Good Food Store promotes McDonalds

Our local, values-based natural food store is putting on a McDonalds Holiday Benefit. I knew times were tough for multinational corporations, what with the ever-escalating fight for who can pay the highest salary, but this seems a bit much.

Well, OK, that’s a bit deceptive. But, then so is the Ronald McDonald House that is the beneficiary of this event. Yes, it is a charity. And, yes, providing a hotel for families to stay in while other members of the family are undergoing medical treatment is noble, indeed. But, another big winner is McDonalds.

There is simply no way to separate the Ronald McDonald House Charity (RMHC) from the fast food chain. The trademarked symbol of every house features Ronald McDonald, a cartoon character invented to sell hamburgers. Every family that comes through the door is subjected to constant reminders of the connection to McDonalds, Ronald McDonald, and the Golden Arches. McDonalds is the single largest donor, and every house is funded and promoted by the local McDonalds. The sales of USA Today inside the store are all donated to RMHC. There is even a RMHC-themed McDonalds restaurant. And the website for the local RMHC is © 2005 – 2009 McDonald’s Corporation.

Don’t get me wrong. RMHC is a good charity, doing good service in many communities around the world. But, if McDonalds felt this was so important that it didn’t need to use it as a marketing tool, then they could have called them Missoula Hospital Family Stay. Oh, but wait, there is one: St. Patrick House, right near St. Patrick Hospital. (The Ronald McDonald House is on the campus of the Community Medical Center, and charges the same per night as the St. Patrick House.)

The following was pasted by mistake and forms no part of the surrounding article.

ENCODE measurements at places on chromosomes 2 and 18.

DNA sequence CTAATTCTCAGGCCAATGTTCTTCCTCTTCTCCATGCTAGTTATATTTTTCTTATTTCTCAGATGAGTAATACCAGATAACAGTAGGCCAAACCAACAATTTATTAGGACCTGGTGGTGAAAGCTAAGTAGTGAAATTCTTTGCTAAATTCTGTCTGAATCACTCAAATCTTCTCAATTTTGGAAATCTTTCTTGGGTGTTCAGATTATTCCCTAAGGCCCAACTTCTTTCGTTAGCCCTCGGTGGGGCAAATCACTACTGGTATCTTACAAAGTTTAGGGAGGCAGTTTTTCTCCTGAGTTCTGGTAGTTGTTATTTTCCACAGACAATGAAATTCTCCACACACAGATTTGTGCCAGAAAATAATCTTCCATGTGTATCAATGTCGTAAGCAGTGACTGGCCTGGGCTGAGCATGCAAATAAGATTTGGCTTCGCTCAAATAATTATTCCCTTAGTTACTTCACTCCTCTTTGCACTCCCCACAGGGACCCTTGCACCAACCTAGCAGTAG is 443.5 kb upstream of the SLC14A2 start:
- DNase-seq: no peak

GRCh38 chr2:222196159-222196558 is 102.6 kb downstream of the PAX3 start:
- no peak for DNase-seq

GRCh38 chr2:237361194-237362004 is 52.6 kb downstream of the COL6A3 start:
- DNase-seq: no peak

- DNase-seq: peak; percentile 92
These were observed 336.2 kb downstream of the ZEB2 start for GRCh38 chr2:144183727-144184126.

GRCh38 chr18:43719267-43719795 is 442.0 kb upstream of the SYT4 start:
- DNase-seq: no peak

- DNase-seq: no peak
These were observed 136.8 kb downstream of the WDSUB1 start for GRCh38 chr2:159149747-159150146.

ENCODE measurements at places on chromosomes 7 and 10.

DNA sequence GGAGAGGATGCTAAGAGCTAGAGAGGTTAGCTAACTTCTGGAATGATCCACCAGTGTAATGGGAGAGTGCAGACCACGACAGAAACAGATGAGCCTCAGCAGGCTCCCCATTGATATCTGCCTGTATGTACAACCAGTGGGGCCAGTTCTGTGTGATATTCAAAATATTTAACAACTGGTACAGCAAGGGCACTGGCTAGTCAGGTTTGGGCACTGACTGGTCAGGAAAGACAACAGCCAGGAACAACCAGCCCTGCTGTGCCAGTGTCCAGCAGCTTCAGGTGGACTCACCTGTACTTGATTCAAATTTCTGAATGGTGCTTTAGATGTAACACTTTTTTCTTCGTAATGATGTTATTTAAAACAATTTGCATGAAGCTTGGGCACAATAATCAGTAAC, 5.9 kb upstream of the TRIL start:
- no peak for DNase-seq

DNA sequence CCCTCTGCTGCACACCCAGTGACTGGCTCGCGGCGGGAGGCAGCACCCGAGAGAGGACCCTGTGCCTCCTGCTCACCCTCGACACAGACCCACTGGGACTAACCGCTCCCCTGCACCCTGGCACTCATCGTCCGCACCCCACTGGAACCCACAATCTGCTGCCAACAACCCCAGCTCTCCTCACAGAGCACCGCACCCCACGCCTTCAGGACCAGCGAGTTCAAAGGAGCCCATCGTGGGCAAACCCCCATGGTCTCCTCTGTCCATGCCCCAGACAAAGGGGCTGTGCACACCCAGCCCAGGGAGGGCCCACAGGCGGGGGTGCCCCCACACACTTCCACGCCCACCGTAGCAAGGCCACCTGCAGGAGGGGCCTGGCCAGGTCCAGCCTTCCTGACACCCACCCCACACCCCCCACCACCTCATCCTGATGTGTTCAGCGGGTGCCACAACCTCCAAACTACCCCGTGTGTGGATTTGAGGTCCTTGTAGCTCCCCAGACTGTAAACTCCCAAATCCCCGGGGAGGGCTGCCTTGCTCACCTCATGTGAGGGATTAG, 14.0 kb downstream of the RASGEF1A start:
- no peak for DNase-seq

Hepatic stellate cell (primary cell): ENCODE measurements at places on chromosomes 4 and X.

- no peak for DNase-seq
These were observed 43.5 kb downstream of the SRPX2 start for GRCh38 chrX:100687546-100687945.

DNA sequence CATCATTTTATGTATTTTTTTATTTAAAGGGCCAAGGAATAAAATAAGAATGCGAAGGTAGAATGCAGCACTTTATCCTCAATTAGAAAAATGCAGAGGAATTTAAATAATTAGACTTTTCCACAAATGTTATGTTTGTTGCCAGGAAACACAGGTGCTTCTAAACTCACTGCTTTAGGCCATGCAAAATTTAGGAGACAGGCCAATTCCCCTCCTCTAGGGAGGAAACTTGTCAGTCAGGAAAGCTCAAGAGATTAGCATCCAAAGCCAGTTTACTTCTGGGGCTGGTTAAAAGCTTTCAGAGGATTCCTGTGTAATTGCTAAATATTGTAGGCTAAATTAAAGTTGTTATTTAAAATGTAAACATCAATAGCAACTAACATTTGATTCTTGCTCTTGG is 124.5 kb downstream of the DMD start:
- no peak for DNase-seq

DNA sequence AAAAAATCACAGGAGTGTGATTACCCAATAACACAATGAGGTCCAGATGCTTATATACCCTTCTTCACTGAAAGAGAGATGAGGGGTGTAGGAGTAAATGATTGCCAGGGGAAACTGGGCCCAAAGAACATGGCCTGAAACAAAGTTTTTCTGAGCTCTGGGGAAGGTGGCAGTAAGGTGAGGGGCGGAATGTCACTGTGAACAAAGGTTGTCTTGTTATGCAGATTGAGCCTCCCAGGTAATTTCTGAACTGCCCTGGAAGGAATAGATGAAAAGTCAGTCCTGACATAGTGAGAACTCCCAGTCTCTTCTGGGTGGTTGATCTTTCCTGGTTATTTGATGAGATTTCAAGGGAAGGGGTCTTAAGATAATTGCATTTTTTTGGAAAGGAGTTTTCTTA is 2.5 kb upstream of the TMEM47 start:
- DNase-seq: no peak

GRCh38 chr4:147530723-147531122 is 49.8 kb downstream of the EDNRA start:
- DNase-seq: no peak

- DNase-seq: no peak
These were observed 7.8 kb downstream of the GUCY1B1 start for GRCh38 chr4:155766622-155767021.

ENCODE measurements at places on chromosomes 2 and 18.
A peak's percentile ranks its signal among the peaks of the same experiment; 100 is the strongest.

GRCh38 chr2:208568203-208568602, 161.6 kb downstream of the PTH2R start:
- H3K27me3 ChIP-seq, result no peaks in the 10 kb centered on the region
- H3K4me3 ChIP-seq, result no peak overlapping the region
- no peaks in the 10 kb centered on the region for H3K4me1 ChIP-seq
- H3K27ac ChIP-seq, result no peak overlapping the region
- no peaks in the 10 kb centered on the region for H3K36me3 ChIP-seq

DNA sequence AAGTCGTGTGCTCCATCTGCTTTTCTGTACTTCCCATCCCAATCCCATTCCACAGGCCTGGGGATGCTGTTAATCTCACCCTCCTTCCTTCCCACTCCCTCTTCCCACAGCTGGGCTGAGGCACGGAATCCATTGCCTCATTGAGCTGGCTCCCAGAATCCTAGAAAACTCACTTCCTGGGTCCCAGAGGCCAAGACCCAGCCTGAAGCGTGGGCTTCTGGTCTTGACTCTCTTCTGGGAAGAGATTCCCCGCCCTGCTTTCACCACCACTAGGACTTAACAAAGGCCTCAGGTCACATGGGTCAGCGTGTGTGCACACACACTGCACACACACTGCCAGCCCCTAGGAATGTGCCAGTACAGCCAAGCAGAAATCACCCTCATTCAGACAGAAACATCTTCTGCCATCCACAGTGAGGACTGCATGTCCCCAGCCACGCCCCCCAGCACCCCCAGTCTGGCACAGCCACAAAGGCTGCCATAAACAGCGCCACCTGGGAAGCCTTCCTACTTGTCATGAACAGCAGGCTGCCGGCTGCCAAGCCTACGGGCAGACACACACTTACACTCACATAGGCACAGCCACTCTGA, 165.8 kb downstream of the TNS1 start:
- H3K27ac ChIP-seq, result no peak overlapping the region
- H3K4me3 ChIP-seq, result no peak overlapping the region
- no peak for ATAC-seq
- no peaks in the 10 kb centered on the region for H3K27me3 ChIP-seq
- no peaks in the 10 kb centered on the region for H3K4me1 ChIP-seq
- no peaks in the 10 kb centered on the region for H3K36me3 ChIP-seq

So, my question is why the Good Food Store wants to promote the charity arm of McDonalds? The Good Food Store is a “non-profit corporation dedicated to supporting a healthy community“. I’m not sure I understand how promoting McDonalds is supporting a healthy community. With a bit more forethought, they could have been doing a St. Patrick House Benefit or one for the St. Pat’s Women’s Care Center or the Rehabilitation Institute of Montana at Community Medical Center or the Watson Children’s Shelter.

One Response

  1. No question, the Good Food Store and McDonald’s have little in common. Yet we support, without hesitation, McDonald’s commitment to provide sanctuaries for families facing medical crisis. And given the magnitude of their giving, we don’t feel it unreasonable that they wish to associate their name with their charitable work. We’d argue that the comfort they help provide to thousands of people around the world earns them that right. For similar reasons, we don’t feel guilty about listing on the Good Food Store website a few of the non-profits we contribute to – including, by the way, St. Patrick Foundation’s St. Patrick House and Watson Children’s Shelter. It feels good to help out when we can, plus our customers appreciate knowing how we give back to the community.

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